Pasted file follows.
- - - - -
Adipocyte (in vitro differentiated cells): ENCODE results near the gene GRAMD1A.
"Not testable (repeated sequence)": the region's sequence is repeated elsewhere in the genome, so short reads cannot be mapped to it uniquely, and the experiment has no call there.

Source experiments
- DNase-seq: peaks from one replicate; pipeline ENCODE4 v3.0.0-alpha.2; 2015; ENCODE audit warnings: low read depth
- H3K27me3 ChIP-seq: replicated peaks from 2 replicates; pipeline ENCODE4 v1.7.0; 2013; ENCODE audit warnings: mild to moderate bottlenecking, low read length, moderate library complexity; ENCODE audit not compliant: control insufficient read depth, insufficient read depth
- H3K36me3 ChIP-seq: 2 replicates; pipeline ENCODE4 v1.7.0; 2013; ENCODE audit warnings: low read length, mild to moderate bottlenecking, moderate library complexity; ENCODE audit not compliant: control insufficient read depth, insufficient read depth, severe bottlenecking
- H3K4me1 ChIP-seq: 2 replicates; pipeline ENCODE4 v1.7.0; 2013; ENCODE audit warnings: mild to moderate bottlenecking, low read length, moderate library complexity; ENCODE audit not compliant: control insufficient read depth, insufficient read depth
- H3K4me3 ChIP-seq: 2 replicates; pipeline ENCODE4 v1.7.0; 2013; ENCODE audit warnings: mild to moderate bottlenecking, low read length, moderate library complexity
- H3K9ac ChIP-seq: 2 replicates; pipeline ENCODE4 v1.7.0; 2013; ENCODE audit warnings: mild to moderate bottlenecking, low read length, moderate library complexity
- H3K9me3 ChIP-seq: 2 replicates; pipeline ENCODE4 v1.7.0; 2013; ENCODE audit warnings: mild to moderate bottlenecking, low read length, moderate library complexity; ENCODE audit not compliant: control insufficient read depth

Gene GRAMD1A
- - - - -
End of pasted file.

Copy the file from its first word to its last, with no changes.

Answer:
Adipocyte (in vitro differentiated cells): ENCODE results near the gene GRAMD1A.
"Not testable (repeated sequence)": the region's sequence is repeated elsewhere in the genome, so short reads cannot be mapped to it uniquely, and the experiment has no call there.

Source experiments
- DNase-seq: peaks from one replicate; pipeline ENCODE4 v3.0.0-alpha.2; 2015; ENCODE audit warnings: low read depth
- H3K27me3 ChIP-seq: replicated peaks from 2 replicates; pipeline ENCODE4 v1.7.0; 2013; ENCODE audit warnings: mild to moderate bottlenecking, low read length, moderate library complexity; ENCODE audit not compliant: control insufficient read depth, insufficient read depth
- H3K36me3 ChIP-seq: 2 replicates; pipeline ENCODE4 v1.7.0; 2013; ENCODE audit warnings: low read length, mild to moderate bottlenecking, moderate library complexity; ENCODE audit not compliant: control insufficient read depth, insufficient read depth, severe bottlenecking
- H3K4me1 ChIP-seq: 2 replicates; pipeline ENCODE4 v1.7.0; 2013; ENCODE audit warnings: mild to moderate bottlenecking, low read length, moderate library complexity; ENCODE audit not compliant: control insufficient read depth, insufficient read depth
- H3K4me3 ChIP-seq: 2 replicates; pipeline ENCODE4 v1.7.0; 2013; ENCODE audit warnings: mild to moderate bottlenecking, low read length, moderate library complexity
- H3K9ac ChIP-seq: 2 replicates; pipeline ENCODE4 v1.7.0; 2013; ENCODE audit warnings: mild to moderate bottlenecking, low read length, moderate library complexity
- H3K9me3 ChIP-seq: 2 replicates; pipeline ENCODE4 v1.7.0; 2013; ENCODE audit warnings: mild to moderate bottlenecking, low read length, moderate library complexity; ENCODE audit not compliant: control insufficient read depth

Gene GRAMD1A